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Special Report
October 22, 2013
More than a decade after his death, Dr. Adler’s work of bringing philosophy to everyone continues. Max Weismann discusses the mission of the “Philosopher at Large” and his own work at the Center for the Study of the Great Ideas.

Mortimer J. Adler passed away in June of 2001, having left an indelible mark on 20th century philosophy. A standard history of philosophy text might place him under the subheading of the Aristotelian and Thomistic revivals of his time, but his contributions extend far beyond the narrow confines one might associate with academic philosophy. He acted as the founder and director of the Institute for Philosophical Research, Chairman of the Board of Editors for the Encyclopaedia Britannica, and co-founded both the Aspen Institute and the Center for the Study of the Great Ideas. Adler truly was the “Philosopher at Large,” the title of his 1977 intellectual autobiography, because unlike many in the discipline, he spoke to a wider audience. His interlocutors were not a close-knit circle of elite intellectuals and his published works were not technical tracts, laced in jargon accessible only to fellow professional academics. Adler was always more interested in the average person, who by nature possessed the ability to think and, therefore, to philosophize. This notion is best summed up by a phrase he came back to over and over again throughout his life: “Philosophy is everybody’s business”—a proposition upon which he staked his career.

“To be a human being is to be endowed with the proclivity to philosophize,” says Max Weismann, who co-founded the Center for the Study of the Great Ideas with Adler back in 1990. “To some degree we all engage in philosophical thought in the course of our daily lives.” And what is it we all should be philosophizing about? Weismann and his mentor have a reply: “The answer, in a word, is Ideas.  In two words, it is Great Ideas—the ideas basic and indispensable to understanding ourselves, our society, and the world in which we live.”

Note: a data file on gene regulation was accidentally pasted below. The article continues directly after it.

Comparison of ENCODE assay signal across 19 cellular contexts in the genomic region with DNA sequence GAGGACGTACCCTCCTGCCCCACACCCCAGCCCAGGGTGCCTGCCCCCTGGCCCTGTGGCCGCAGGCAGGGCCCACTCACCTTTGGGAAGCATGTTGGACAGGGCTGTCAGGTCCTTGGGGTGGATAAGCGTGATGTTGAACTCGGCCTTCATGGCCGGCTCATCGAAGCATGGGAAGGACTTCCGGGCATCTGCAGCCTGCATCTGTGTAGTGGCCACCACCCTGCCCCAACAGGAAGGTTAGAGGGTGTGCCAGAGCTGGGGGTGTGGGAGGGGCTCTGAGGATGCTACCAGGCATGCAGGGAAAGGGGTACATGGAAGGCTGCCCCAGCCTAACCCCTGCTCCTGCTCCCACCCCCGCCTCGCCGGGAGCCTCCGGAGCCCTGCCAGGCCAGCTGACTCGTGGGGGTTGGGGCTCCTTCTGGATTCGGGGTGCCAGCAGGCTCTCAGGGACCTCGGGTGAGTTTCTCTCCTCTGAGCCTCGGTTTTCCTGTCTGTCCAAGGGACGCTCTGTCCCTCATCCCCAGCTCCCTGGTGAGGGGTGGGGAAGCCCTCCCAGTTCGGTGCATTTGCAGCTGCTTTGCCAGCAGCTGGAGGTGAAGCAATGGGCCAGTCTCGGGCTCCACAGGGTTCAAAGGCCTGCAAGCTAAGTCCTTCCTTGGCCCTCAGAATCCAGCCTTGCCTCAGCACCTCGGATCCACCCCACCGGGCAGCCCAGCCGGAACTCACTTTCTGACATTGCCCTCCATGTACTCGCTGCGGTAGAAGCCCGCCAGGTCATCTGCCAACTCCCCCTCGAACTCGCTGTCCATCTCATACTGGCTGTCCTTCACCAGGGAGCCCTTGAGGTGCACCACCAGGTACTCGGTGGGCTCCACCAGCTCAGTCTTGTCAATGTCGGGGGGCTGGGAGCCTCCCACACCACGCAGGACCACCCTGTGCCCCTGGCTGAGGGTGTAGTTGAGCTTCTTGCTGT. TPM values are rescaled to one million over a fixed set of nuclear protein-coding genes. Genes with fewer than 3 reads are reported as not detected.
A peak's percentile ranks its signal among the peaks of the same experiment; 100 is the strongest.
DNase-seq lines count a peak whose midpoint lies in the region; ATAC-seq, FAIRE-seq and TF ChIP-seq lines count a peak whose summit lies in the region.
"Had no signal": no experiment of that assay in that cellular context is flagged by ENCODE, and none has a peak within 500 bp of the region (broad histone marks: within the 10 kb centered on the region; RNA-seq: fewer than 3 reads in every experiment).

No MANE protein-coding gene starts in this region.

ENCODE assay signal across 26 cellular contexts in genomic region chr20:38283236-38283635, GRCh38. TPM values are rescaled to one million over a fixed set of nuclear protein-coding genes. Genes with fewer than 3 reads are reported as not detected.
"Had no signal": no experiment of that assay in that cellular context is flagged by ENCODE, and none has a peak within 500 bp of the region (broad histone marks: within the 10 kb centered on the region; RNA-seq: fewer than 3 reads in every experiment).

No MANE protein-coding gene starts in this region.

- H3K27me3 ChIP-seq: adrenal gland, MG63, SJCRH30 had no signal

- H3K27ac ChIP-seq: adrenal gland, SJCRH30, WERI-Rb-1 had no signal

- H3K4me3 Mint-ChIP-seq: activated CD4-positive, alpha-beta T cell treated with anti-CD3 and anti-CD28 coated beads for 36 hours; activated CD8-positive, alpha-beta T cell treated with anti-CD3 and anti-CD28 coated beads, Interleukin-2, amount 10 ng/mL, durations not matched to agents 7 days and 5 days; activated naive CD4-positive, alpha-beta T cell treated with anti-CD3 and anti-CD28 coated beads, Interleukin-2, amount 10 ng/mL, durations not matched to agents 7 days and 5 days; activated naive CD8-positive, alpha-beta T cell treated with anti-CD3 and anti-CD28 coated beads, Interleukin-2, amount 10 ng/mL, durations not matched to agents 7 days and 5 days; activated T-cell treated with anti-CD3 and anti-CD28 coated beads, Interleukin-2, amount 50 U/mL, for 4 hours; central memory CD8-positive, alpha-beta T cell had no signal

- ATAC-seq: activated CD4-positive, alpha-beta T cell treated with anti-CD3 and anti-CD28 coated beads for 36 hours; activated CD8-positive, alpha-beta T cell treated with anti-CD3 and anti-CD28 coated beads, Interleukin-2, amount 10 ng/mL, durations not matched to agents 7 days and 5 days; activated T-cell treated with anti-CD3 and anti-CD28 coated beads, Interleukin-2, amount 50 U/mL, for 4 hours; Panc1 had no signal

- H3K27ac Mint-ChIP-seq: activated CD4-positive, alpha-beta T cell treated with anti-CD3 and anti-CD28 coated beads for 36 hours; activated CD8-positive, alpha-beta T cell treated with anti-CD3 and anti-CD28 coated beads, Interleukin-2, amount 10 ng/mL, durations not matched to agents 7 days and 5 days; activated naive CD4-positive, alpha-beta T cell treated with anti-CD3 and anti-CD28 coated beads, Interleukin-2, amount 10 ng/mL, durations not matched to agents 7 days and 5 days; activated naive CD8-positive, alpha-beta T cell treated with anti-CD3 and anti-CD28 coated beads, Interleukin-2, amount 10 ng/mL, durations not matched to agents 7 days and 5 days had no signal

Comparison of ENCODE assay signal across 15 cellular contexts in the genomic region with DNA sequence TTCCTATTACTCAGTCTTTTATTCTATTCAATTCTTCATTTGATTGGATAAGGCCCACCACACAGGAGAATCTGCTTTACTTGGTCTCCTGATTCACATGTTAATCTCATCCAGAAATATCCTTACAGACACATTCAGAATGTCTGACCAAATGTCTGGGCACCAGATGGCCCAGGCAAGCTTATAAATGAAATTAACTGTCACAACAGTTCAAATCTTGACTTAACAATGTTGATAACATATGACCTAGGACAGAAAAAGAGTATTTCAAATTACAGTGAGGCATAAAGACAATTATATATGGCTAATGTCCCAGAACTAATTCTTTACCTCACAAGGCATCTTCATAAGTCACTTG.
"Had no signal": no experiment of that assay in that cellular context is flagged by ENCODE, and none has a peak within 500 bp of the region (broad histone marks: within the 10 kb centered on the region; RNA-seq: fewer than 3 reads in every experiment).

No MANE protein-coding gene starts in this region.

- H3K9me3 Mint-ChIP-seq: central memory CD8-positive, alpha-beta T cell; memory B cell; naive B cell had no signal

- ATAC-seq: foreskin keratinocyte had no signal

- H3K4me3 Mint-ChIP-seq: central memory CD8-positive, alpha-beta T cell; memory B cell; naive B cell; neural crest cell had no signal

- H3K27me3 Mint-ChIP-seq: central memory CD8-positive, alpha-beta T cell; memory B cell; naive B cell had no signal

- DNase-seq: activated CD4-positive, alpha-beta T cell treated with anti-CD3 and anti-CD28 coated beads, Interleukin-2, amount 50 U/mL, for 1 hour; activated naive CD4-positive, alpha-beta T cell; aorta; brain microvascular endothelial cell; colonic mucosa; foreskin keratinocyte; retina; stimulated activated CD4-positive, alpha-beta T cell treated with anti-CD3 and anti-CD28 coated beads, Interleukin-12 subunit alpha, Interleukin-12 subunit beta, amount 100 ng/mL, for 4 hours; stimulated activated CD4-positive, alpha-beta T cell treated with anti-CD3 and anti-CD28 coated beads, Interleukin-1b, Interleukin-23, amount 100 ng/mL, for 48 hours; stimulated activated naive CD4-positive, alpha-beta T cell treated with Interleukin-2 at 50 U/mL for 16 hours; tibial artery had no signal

These Great Ideas form the basis for Adler’s philosophic enterprise, an enterprise his best student is now carrying on. The center operates as the resource for accessing Dr. Adler’s works, providing members with subscriptions to weekly and quarterly journals, lectures, DVDs, and an array of information on Great Books programs.

Weismann’s journey as a student of Adler began after an epiphany he had discussing Plato’s Apology at a Great Books seminar in 1959. “I asked the moderator who started the Great Books Foundation,” Weismann said. “Thereafter, I was in regular contact with Dr. Adler, voraciously reading all his books and the great books. I became (he said) his best student.”

The Great Books Program, an education track containing dozens titles that make up the Western Canon, is perhaps the most enduring element of Dr. Adler’s legacy. Within each of the Great Books swirls the Great Conversation—a fierce dialogue on ideas.

The origins of the program go back to John Erskine’s Honors Seminars at Columbia University in the 1920s. Adler, a high school dropout working as a copy boy at the New York Sun, enrolled in an extension program at Columbia, where he would eventually fall under Erskine’s influence. From 1923-1929, Adler would teach these seminars along with poet Mark Van Doren. Later, he would move to the University of Chicago, where newly appointed President Robert Hutchins was making big reforms in the school’s curriculum. Adler and Hutchins would found the Great Books of the Western World program and the Great Books Foundation, and begin the effort to bring the trove of ideas contained in these classic works to the masses. The foundation’s seminars were the venue in which Weismann would later encounter Dr. Adler’s work.    

“There were three criteria,” Weismann explains of the process by which a book could be considered as part of the Great Books canon. “The first was the book’s contemporary significance—relevance to the problems and issues of the 20th century.” The Great Books and the great ideas they contain are not bound to a particular time or place, but speak to the constancy of our nature as human beings. “The second criterion was their infinite rereadability or, in the case of the more difficult mathematical and scientific works, their studiability again and again.” Adler always emphasized his status as a lifelong student and that it was one’s duty as a human being to continue learning. Truly great books are a constant resource in the ongoing process of education.